3 Ways to Improve Communication Between IT and Other Departments
It’s no secret that the communication between the IT department and other areas within an organization isn’t the greatest. In fact, it’s fair to say, in some cases, that such communication is practically non-existent. That which does occur is often stilted, misunderstood, or otherwise ineffective.
The problem is a compound one. Different teams often lack adequate communication in the office – that’s what work functions, holiday parties and common break rooms are for. But the gap that exists between the IT department and the rest is more than a matter of proximity. In many instances, there is a level of disdain between these groups and it’s one of the worst things that can happen to an office.
Managers can’t have an IT team and the rest of the office think one is more important than the other. It creates an unpleasant workplace, because the two teams must interact at various points. But it’s more than that—each part of the office should be able to understand and appreciate what the others do to facilitate operations and efficiency. As such, it’s crucial for managers to cross-pollinate. The best companies have a workforce with open channels of communication, that is happy to work with other teams and that understands each division’s importance. To accomplish this result, there are a few strategies managers should consider:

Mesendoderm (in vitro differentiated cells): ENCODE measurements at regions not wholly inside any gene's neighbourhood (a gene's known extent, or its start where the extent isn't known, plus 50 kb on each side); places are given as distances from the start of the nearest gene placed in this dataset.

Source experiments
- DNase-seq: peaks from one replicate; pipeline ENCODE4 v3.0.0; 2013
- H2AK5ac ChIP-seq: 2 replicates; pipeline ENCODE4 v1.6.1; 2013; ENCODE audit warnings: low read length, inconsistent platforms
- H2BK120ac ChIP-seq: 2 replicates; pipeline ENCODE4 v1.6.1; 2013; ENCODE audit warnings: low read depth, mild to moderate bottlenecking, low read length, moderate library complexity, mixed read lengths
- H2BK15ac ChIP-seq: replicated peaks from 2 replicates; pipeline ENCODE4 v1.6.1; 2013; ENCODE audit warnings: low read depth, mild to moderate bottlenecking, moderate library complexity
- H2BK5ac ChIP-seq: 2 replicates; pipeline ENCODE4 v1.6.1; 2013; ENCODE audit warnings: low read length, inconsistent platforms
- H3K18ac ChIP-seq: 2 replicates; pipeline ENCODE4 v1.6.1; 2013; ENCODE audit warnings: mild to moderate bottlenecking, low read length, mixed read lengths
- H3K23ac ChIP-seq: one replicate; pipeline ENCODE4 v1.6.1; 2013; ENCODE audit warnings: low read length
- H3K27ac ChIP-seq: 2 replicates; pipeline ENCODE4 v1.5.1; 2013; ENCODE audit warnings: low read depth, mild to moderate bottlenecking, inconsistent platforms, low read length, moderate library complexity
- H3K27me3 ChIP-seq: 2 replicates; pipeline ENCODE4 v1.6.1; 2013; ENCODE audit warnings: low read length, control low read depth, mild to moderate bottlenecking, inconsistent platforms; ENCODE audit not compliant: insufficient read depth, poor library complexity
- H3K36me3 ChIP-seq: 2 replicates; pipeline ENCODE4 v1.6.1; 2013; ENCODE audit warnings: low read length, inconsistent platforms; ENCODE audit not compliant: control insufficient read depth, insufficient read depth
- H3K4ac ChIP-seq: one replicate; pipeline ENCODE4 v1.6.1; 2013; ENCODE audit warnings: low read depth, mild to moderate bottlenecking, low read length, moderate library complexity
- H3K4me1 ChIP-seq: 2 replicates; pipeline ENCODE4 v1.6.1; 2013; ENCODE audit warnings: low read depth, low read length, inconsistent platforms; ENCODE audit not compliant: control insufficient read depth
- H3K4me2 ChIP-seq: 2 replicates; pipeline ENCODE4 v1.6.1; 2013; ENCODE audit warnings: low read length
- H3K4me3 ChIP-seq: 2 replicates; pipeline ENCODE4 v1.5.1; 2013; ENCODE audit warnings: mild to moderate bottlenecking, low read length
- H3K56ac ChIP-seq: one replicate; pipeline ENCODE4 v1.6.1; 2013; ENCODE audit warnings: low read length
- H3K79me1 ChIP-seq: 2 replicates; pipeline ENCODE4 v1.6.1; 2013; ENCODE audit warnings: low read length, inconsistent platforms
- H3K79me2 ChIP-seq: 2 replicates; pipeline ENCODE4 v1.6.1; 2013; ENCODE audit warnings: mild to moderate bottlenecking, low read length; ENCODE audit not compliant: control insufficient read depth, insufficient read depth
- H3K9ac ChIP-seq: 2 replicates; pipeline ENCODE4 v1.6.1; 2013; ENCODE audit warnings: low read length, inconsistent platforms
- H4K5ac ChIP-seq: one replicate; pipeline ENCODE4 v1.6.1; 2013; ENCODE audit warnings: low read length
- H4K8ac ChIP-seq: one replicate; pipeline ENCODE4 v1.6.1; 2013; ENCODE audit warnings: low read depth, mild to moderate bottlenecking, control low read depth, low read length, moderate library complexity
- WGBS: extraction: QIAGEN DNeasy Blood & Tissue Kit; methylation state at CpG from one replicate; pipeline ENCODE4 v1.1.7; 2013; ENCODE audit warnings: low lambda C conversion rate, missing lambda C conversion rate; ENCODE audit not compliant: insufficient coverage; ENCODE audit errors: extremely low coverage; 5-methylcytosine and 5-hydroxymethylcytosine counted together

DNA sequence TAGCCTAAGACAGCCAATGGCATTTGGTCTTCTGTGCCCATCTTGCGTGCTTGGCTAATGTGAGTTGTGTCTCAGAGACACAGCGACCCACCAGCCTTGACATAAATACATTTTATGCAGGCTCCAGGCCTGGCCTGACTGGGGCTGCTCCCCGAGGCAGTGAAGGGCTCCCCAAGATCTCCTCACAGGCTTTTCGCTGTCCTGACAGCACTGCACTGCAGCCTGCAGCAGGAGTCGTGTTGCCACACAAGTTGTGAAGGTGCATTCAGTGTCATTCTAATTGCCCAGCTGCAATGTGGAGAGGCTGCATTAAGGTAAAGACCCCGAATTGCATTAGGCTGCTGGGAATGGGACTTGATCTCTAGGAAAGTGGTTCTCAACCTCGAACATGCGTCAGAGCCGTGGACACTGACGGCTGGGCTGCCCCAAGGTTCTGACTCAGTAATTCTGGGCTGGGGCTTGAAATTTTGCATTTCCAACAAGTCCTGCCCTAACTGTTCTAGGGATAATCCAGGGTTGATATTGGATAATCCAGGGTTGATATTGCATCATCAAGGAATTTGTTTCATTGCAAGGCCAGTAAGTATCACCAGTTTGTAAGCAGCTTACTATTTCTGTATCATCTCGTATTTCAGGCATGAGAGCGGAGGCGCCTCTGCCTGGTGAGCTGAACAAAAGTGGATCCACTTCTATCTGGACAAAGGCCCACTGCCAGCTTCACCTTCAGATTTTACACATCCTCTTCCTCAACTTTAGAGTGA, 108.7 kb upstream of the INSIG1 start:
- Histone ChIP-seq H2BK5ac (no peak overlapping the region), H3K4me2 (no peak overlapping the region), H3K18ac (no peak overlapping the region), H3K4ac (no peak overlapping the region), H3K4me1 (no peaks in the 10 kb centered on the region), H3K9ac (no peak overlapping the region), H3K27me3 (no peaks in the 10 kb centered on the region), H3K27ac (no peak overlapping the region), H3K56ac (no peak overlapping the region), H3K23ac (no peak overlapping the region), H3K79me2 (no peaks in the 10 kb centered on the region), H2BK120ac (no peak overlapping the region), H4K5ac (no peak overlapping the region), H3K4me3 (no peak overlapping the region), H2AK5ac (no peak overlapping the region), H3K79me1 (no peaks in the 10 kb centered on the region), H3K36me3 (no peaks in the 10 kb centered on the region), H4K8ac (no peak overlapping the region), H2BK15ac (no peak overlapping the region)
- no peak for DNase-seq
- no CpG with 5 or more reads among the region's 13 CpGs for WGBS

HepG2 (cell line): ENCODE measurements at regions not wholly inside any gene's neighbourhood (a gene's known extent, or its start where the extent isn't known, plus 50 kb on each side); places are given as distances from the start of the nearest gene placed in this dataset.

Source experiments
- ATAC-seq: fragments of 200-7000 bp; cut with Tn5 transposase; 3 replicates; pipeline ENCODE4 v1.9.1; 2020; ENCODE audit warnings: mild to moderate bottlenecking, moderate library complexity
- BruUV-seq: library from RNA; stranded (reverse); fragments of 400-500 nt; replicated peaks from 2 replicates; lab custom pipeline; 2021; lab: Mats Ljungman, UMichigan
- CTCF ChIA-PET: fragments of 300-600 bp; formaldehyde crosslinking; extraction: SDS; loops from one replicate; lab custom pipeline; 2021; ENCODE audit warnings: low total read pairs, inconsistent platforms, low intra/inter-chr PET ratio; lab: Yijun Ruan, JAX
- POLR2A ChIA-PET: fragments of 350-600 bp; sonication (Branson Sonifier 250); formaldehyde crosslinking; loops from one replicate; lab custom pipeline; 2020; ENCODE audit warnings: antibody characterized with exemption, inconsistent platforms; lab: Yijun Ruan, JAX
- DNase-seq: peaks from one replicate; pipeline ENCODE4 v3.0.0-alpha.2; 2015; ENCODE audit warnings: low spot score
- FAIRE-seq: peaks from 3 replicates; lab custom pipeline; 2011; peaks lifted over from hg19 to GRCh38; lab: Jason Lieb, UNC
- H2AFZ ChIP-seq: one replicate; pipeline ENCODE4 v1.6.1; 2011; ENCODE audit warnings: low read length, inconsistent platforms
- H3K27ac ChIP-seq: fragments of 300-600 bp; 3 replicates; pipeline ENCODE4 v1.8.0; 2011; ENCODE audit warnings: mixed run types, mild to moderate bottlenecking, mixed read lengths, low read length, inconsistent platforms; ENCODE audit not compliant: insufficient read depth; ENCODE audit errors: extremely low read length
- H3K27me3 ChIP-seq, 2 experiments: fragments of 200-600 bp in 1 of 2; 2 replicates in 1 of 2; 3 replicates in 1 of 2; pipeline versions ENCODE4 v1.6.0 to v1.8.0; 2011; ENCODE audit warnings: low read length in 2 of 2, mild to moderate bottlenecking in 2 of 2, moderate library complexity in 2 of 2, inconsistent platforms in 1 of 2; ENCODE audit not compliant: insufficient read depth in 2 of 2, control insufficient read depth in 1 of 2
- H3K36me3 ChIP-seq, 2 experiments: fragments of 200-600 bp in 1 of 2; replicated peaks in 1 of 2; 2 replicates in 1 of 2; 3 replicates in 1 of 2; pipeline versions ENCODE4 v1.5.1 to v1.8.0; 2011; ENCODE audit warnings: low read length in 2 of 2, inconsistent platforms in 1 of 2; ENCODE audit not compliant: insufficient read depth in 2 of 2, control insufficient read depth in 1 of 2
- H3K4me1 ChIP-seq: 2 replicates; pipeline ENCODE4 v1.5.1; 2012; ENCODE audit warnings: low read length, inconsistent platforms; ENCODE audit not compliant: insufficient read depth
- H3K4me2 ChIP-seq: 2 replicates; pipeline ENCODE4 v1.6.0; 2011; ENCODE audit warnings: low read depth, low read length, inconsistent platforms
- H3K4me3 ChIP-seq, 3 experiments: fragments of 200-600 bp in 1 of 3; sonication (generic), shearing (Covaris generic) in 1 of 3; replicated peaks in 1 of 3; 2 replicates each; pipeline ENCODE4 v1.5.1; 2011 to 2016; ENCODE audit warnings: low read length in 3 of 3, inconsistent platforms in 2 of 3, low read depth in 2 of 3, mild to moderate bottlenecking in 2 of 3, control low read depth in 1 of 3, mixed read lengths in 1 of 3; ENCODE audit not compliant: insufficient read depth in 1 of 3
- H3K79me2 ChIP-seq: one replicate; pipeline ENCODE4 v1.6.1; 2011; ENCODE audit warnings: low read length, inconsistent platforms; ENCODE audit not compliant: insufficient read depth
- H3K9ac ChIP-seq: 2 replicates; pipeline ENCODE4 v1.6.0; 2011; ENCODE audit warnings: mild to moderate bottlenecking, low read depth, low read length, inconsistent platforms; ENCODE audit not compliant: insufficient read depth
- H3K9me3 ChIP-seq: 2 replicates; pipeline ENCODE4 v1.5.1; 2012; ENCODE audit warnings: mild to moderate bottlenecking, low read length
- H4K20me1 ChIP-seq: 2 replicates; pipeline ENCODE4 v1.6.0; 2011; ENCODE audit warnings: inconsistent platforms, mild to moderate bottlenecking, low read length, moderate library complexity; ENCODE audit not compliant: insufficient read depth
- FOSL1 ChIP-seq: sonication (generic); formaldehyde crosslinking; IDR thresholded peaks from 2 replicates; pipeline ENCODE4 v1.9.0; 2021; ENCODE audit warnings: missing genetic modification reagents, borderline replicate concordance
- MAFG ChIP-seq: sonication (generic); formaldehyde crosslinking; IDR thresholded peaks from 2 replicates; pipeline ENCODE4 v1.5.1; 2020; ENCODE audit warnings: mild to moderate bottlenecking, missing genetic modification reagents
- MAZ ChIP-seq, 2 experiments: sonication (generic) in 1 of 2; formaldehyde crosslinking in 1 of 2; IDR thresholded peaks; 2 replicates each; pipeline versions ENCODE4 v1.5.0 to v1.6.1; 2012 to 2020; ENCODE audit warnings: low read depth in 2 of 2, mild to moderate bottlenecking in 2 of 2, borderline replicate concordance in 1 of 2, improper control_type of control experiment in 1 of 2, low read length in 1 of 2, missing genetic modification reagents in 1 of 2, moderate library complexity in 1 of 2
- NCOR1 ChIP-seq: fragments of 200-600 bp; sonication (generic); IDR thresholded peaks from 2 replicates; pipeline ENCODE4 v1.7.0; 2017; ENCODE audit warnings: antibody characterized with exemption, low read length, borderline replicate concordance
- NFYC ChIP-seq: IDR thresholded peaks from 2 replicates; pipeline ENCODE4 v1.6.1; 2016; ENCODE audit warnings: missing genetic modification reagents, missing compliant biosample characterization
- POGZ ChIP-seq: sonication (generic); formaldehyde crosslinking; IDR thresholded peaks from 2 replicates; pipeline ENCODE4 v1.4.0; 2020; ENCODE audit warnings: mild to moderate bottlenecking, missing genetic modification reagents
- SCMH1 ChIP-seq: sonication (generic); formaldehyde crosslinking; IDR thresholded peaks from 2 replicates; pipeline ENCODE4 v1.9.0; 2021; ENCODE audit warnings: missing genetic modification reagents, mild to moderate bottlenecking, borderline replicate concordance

1. Bring Your Teams Together
As previously mentioned, improving communication between IT and the rest of the business is not just about providing ways for the teams to interact outside the realm of computer trouble. After all, the IT department is no longer just for computer servicing. Now, it’s a driving aspect of business, according to APM Digest.
“As an IT industry, we should force bridging the IT and Business gap,” Jimmy Augustine, Product Marketing Lead for HP Application Performance Management, explained to APM Digest. “Why? The two should be one, like peanut butter and jelly. The right hand should know what the left hand is thinking and vice versa.”
That means, now more than ever, everyone in the office is pulling for the same goal. The success of the IT team has a direct impact on business operations, so it’s in everyone’s best interest to get along and work together. By providing more cross-departmental functions like company parties and work-related contests, managers can break down the barriers that exist between teams.
2. Focus on Cross-Education
Nothing provides a better appreciation of the work someone else does like doing it yourself. That’s why managers may want to provide some IT training for the rest of the office and business training for the IT team. They shouldn’t spend too much time or too many resources, but going over the basics could go a long way in improving the team dynamics.
Basic computer training is something everyone in the office should have, regardless of their team. In some cases, advanced excel training, CCSP certification or other courses may also be helpful. Not only will this strategy allow non-IT staff to understand what the IT team does, it will allow them to troubleshoot their own computers, freeing up the IT team to focus on more pressing issues.